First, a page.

A senior Conservative MP has waded into the fight over Britain’s largest semiconductor plant as security fears grow over a controversial takeover.
Former Brexit Secretary David Davis has joined his Conservative counterparts in calling on the government to use the legislation to block the sale of Newport Wafer Fab to a China-backed buyer.
The plant, in south Wales, was bought last year by Wingtech Technology through its European company Nexperia, but the £63m deal is still being reviewed by the government. Newport Wafer Fab produces vital parts for semiconductor manufacturing.
Concern: David Davis has joined his Conservative counterparts in calling on the government to use legislation to block the sale of Newport Wafer Fab
Davis told The Mail on Sunday that the decision facing Business Secretary Kwasi Kwarteng was a “test case” for the National Security and Investment Act, which took effect in January. He said: ‘If they are not able to make a decision, there is something wrong with the legislation.’
Davis said: “Perhaps we need to make an explicit and open statement that companies like this can be sold to NATO powers but cannot be sold beyond those groups.” Normally, we want to be as open as possible about the ownership of private companies. In this case, there is a very strong argument that it has to be a British company or a NATO power. It really is as simple as that.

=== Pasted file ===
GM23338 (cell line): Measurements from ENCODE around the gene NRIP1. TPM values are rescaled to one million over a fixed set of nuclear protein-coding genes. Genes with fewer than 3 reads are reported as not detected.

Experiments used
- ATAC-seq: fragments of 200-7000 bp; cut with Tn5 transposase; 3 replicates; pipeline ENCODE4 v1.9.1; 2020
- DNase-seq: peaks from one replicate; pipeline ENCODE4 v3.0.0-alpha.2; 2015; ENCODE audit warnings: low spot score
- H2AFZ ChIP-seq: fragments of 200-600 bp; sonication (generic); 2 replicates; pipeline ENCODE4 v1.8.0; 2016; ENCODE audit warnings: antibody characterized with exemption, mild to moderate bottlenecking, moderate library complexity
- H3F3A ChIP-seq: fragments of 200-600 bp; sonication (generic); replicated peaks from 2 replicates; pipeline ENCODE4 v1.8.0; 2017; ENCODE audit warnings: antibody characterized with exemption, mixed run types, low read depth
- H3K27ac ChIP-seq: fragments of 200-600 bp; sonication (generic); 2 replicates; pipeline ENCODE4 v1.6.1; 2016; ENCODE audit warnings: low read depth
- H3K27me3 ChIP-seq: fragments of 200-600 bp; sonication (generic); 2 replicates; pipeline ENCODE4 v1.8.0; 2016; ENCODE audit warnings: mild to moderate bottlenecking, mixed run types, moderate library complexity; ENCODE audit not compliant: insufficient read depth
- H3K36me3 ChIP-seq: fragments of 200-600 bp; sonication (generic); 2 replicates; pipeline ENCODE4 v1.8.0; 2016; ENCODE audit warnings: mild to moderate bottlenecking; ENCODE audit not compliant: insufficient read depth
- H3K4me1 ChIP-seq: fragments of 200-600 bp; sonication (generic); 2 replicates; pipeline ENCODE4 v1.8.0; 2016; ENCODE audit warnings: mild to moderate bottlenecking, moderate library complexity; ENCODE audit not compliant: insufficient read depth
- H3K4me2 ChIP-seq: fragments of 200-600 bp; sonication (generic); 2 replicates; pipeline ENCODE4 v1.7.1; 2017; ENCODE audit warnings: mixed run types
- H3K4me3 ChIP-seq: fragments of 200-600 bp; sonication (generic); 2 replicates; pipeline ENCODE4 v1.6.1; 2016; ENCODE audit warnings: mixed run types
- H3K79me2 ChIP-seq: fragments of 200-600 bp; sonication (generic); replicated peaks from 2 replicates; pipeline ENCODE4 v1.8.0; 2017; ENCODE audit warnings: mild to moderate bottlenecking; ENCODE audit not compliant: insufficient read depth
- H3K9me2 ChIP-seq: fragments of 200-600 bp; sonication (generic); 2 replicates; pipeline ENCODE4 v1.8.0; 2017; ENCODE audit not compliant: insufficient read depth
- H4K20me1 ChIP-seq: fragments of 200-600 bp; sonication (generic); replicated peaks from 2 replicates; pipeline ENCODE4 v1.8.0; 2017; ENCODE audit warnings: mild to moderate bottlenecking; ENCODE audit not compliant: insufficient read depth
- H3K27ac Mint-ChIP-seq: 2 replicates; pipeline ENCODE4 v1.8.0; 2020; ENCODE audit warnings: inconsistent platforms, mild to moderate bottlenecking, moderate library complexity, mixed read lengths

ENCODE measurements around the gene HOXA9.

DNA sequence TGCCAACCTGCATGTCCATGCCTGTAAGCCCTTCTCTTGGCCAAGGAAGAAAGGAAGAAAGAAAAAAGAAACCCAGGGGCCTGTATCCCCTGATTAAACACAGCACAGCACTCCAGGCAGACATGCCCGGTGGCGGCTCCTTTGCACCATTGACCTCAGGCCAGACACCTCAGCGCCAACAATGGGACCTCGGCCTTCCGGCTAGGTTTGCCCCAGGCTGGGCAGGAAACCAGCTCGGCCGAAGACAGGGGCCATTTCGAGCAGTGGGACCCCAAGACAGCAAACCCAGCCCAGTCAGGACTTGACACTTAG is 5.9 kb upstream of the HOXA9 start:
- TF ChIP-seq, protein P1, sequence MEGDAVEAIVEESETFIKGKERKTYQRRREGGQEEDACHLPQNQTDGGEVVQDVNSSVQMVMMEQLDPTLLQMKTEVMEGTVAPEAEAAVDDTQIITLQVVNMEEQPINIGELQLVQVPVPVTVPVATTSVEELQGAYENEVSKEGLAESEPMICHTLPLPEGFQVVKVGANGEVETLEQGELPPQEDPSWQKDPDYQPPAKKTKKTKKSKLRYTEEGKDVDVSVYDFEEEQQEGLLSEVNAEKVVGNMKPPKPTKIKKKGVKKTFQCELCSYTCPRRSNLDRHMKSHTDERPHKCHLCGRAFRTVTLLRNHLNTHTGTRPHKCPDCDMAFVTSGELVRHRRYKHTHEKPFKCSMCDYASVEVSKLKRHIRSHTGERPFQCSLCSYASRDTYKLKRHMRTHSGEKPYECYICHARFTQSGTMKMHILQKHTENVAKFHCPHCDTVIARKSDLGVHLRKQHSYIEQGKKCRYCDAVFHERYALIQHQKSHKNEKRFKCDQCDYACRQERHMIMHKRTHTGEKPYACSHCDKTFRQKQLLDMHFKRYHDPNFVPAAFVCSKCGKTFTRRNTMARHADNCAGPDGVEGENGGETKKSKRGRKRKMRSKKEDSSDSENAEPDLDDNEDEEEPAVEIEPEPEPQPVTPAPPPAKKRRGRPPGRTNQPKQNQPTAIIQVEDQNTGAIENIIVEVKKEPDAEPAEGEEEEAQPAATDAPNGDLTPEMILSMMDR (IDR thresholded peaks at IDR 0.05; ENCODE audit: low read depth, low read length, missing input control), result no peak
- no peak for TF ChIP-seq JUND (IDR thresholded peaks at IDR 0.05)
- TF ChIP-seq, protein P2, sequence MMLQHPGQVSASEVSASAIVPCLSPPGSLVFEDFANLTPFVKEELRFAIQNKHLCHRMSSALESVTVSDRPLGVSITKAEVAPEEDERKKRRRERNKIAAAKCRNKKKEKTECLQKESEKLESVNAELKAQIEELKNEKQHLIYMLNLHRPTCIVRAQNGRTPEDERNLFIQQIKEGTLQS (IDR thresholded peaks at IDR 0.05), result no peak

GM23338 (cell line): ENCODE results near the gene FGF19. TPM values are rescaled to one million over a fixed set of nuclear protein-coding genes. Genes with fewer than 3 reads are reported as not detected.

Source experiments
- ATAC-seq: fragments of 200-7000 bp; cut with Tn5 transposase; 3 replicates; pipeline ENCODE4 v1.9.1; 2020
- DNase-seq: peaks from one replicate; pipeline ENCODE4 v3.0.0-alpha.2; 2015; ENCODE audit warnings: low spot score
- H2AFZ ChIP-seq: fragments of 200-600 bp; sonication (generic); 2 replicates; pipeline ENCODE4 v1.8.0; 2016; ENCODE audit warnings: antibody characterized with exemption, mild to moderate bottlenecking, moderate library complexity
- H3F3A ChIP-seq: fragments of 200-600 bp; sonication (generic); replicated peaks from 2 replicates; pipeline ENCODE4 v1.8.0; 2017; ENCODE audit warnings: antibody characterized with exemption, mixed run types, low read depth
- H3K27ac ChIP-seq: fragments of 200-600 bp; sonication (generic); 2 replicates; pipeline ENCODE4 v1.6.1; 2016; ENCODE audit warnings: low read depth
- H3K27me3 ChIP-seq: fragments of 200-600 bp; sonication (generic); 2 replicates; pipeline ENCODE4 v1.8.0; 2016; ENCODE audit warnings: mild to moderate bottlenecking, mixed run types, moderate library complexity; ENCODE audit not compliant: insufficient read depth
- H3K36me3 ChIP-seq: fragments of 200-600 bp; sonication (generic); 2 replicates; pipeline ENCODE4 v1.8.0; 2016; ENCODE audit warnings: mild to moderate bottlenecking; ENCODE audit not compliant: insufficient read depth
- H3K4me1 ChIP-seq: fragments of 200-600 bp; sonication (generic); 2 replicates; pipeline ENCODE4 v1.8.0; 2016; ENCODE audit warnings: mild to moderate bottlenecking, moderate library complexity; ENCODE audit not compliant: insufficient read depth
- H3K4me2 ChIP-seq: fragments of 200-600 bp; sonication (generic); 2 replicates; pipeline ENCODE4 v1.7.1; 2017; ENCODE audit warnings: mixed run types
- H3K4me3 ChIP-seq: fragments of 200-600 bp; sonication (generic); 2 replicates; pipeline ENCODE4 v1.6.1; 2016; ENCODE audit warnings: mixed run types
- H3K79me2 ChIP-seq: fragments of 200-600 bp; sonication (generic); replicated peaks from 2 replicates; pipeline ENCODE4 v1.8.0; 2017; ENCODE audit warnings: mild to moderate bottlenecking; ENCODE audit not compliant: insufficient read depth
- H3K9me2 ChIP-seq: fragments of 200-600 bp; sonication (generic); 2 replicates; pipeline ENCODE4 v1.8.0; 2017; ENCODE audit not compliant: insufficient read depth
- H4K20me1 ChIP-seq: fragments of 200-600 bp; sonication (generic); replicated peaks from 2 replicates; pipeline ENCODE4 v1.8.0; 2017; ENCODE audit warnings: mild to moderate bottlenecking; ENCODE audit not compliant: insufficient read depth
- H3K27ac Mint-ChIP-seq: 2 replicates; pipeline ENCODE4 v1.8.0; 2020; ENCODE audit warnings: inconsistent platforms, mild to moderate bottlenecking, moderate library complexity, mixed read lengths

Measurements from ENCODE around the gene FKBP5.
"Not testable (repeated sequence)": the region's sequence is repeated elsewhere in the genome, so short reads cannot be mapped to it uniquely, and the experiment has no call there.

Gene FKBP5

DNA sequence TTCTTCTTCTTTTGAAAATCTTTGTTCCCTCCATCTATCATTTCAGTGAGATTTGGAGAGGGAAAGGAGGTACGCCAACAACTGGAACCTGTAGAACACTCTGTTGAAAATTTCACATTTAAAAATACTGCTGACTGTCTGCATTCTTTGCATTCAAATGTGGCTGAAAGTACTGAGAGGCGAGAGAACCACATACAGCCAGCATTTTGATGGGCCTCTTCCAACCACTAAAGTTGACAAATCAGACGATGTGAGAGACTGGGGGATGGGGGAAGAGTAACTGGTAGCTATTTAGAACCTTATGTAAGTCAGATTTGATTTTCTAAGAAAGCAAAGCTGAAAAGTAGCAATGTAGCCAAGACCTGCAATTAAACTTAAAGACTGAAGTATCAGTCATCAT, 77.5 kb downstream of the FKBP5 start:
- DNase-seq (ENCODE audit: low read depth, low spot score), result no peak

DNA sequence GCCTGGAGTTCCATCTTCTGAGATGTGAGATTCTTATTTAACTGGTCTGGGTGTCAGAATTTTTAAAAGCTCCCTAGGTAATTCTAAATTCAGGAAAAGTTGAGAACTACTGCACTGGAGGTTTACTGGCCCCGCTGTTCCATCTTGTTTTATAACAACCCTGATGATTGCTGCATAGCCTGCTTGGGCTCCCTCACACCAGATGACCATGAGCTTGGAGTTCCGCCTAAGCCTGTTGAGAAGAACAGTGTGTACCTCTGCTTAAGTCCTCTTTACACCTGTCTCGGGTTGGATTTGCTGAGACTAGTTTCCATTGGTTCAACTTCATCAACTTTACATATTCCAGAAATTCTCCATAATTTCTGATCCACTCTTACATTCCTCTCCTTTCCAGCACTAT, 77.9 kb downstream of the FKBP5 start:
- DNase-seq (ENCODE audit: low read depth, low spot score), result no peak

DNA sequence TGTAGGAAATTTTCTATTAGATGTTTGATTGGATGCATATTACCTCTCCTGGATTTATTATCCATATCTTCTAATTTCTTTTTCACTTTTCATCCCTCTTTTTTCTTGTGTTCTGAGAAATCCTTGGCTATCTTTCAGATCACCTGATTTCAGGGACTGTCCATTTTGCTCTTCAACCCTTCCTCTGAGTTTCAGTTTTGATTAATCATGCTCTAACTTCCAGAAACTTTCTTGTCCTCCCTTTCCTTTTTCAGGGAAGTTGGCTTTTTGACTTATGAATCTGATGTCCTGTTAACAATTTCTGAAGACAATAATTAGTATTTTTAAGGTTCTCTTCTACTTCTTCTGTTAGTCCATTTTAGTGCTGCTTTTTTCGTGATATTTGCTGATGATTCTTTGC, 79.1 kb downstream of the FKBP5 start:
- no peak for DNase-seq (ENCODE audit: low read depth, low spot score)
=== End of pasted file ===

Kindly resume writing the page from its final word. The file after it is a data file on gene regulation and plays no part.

‘Imagine it backwards. Imagine if the British government said that we were going to buy the biggest chipmaker in China, what would be the probability that they would agree?
Conservative MP Tom Tugendhat, chairman of the House of Commons foreign affairs committee, also urged the government to intervene, saying: “This is exactly what the National Security and Investment Act is for.”
Nexperia executive Toni Versluijs has rejected the claims of national security concerns.
It also rejected suggestions of “state influence or state ownership” by arguing that Nexperia was a “Dutch company with mainly European heritage”.